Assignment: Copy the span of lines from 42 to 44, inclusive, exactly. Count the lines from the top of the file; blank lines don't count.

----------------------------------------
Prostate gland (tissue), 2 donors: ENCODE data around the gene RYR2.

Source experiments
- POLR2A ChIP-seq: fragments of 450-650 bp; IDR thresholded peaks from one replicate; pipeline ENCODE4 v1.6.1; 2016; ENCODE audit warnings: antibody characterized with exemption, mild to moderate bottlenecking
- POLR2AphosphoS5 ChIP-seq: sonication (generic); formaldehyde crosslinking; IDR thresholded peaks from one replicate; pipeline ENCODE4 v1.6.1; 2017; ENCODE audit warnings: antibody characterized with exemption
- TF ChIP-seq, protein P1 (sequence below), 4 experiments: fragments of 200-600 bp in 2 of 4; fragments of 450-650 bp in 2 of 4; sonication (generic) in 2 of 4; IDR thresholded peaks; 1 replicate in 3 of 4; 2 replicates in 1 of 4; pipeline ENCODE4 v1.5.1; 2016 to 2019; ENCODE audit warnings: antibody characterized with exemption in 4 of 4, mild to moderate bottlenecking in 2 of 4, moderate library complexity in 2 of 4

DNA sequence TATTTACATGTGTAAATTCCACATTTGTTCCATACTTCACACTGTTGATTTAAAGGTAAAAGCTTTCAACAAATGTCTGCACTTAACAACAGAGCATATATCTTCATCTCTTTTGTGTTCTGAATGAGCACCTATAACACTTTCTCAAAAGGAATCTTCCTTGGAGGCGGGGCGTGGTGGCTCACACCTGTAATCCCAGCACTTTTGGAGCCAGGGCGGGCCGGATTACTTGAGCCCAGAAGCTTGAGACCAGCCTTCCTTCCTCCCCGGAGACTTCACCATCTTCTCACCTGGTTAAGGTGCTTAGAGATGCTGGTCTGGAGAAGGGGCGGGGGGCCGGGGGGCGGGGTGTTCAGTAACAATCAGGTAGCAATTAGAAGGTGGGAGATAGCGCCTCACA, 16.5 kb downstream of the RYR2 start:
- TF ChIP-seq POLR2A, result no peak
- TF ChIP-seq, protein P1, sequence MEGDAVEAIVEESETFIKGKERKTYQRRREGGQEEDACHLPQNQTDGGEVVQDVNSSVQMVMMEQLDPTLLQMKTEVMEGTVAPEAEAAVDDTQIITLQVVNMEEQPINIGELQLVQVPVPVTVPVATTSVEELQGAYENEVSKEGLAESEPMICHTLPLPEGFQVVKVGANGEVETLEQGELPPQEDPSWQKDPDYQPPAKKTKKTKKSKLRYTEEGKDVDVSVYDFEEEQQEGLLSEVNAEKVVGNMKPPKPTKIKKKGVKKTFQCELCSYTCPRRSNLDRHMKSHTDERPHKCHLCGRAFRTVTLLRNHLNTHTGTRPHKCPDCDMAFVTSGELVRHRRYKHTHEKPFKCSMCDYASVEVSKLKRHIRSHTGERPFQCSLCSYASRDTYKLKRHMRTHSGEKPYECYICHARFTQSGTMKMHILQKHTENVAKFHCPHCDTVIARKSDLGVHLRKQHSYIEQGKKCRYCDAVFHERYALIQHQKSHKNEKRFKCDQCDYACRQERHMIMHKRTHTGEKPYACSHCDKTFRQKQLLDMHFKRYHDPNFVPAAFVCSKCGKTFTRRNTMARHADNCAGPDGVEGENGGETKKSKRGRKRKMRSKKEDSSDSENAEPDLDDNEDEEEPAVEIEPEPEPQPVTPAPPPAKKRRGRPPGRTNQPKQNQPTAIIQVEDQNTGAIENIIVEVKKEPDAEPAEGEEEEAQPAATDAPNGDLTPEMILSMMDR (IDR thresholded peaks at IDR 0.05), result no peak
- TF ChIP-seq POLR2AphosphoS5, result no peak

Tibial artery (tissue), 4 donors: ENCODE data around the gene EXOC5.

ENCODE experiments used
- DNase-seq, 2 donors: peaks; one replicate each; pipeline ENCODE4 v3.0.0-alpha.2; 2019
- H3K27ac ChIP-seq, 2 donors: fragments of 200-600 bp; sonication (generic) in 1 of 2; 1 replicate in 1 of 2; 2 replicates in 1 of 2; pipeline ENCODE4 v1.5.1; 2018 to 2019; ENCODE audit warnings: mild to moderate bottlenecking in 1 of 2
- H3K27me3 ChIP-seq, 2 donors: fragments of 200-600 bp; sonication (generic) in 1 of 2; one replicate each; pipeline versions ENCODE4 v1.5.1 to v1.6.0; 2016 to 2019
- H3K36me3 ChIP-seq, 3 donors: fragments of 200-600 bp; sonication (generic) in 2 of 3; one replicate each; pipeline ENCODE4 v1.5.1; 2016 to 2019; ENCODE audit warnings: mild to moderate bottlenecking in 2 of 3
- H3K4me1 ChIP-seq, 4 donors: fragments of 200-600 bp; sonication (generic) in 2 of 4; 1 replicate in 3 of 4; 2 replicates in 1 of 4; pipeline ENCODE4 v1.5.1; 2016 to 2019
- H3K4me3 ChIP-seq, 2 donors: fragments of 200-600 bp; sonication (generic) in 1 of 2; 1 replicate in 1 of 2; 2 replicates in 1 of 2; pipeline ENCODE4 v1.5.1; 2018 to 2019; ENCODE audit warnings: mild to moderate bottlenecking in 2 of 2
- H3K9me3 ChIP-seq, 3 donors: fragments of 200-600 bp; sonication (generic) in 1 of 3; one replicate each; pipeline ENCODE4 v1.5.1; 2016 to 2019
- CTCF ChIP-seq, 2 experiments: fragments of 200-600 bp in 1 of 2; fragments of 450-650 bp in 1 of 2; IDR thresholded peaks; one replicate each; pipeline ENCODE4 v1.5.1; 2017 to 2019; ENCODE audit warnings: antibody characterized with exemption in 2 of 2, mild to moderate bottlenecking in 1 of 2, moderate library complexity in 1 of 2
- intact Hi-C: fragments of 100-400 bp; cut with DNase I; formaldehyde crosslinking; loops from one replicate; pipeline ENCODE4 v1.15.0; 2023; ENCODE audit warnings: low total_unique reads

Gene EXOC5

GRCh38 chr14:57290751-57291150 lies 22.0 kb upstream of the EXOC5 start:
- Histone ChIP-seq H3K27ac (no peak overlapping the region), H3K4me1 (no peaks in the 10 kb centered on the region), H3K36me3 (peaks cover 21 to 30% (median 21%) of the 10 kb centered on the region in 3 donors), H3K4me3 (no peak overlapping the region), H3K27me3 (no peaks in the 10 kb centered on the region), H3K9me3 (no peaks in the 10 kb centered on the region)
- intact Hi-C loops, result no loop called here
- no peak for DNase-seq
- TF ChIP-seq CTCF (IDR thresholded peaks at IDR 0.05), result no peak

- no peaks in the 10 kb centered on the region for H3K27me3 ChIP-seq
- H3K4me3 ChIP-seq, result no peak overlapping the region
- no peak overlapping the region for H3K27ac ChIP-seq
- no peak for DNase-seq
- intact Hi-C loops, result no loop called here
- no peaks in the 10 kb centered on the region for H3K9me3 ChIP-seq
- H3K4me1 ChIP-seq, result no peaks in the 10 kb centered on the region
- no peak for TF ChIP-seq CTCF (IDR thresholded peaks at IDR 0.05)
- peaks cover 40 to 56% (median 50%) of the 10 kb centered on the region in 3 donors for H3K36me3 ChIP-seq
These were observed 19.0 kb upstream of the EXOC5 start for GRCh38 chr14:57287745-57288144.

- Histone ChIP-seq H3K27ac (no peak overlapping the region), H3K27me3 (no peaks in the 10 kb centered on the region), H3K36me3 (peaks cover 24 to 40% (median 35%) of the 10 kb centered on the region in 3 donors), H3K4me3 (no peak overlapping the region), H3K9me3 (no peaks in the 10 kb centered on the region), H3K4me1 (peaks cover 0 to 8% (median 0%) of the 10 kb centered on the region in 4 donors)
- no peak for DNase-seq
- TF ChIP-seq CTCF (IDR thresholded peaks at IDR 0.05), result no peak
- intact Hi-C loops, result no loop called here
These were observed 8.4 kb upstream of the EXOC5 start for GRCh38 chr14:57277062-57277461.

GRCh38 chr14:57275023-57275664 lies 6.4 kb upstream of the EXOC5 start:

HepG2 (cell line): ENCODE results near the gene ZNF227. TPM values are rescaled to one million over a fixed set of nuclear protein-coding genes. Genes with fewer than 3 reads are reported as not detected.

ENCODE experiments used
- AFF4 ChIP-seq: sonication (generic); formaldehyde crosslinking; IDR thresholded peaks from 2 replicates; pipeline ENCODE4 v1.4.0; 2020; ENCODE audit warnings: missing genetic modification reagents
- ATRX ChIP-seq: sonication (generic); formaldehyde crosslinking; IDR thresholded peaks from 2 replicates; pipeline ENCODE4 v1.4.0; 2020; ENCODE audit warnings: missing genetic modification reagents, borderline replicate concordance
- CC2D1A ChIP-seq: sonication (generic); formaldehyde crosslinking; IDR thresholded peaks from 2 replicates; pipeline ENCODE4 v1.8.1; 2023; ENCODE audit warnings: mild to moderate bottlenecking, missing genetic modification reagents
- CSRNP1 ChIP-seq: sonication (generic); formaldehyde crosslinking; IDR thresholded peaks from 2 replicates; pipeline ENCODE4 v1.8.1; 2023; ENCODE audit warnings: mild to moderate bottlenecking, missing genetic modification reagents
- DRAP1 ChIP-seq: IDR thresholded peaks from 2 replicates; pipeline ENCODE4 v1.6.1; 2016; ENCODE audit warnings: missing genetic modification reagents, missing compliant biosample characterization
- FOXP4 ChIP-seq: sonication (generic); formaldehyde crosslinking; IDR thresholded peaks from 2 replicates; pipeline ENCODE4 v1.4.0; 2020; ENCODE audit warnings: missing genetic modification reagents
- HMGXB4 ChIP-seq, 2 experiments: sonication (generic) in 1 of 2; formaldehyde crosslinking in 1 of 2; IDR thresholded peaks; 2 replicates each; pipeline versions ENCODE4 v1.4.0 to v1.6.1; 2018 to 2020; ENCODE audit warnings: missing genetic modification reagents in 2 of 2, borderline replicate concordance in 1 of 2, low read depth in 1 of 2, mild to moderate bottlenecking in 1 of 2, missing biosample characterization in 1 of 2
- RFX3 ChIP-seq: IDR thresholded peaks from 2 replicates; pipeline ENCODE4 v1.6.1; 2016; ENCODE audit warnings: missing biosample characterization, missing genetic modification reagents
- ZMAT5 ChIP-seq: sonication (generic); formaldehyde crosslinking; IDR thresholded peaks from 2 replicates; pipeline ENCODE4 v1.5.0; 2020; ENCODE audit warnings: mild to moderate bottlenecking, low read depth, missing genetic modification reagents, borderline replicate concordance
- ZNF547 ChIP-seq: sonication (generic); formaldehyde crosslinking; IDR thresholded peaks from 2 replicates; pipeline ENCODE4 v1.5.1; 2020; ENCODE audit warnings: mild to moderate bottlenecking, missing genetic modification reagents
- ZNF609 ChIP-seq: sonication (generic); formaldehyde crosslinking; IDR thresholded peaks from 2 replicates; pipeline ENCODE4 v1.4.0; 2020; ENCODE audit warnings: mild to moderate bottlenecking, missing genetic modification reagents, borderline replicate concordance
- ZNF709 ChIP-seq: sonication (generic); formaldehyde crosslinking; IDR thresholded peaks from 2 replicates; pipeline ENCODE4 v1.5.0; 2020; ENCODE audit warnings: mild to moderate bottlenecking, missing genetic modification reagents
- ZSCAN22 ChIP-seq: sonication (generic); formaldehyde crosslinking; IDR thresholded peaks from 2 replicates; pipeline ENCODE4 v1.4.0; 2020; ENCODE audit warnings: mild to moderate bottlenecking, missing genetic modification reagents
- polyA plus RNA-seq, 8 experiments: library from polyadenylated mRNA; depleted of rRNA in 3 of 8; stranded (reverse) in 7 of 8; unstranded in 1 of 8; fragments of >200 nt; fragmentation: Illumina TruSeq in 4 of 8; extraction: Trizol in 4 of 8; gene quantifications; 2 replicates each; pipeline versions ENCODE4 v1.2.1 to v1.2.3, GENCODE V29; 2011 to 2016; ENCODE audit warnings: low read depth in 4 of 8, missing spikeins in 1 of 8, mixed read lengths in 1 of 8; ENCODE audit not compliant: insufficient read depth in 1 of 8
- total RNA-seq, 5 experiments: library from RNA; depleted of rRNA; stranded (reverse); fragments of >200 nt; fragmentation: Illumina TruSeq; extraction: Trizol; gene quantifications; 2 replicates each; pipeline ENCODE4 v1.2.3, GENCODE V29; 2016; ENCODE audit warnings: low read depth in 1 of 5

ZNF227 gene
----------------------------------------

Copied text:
GRCh38 chr14:57275023-57275664 lies 6.4 kb upstream of the EXOC5 start:

HepG2 (cell line): ENCODE results near the gene ZNF227. TPM values are rescaled to one million over a fixed set of nuclear protein-coding genes. Genes with fewer than 3 reads are reported as not detected.

ENCODE experiments used